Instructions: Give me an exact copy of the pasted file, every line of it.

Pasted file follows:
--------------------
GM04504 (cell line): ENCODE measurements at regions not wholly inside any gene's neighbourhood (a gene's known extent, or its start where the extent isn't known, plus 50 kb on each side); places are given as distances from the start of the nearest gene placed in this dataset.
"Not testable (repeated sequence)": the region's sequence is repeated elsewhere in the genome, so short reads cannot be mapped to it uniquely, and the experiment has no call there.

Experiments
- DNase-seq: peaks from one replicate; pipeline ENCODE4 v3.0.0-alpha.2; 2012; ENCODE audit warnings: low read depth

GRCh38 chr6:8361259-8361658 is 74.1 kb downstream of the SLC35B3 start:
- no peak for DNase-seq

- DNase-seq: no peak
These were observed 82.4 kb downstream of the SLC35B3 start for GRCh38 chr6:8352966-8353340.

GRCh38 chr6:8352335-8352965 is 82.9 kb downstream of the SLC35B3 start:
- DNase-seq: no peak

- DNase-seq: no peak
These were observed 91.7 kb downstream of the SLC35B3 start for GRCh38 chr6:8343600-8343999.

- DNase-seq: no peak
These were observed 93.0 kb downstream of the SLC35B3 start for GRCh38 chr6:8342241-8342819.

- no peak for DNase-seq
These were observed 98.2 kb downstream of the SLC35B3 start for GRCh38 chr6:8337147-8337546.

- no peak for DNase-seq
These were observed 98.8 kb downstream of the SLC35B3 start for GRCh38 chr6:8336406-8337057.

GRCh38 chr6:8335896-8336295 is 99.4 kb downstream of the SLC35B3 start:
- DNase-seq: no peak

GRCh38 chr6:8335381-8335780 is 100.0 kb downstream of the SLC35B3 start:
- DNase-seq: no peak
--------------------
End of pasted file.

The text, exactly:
GM04504 (cell line): ENCODE measurements at regions not wholly inside any gene's neighbourhood (a gene's known extent, or its start where the extent isn't known, plus 50 kb on each side); places are given as distances from the start of the nearest gene placed in this dataset.
"Not testable (repeated sequence)": the region's sequence is repeated elsewhere in the genome, so short reads cannot be mapped to it uniquely, and the experiment has no call there.

Experiments
- DNase-seq: peaks from one replicate; pipeline ENCODE4 v3.0.0-alpha.2; 2012; ENCODE audit warnings: low read depth

GRCh38 chr6:8361259-8361658 is 74.1 kb downstream of the SLC35B3 start:
- no peak for DNase-seq

- DNase-seq: no peak
These were observed 82.4 kb downstream of the SLC35B3 start for GRCh38 chr6:8352966-8353340.

GRCh38 chr6:8352335-8352965 is 82.9 kb downstream of the SLC35B3 start:
- DNase-seq: no peak

- DNase-seq: no peak
These were observed 91.7 kb downstream of the SLC35B3 start for GRCh38 chr6:8343600-8343999.

- DNase-seq: no peak
These were observed 93.0 kb downstream of the SLC35B3 start for GRCh38 chr6:8342241-8342819.

- no peak for DNase-seq
These were observed 98.2 kb downstream of the SLC35B3 start for GRCh38 chr6:8337147-8337546.

- no peak for DNase-seq
These were observed 98.8 kb downstream of the SLC35B3 start for GRCh38 chr6:8336406-8337057.

GRCh38 chr6:8335896-8336295 is 99.4 kb downstream of the SLC35B3 start:
- DNase-seq: no peak

GRCh38 chr6:8335381-8335780 is 100.0 kb downstream of the SLC35B3 start:
- DNase-seq: no peak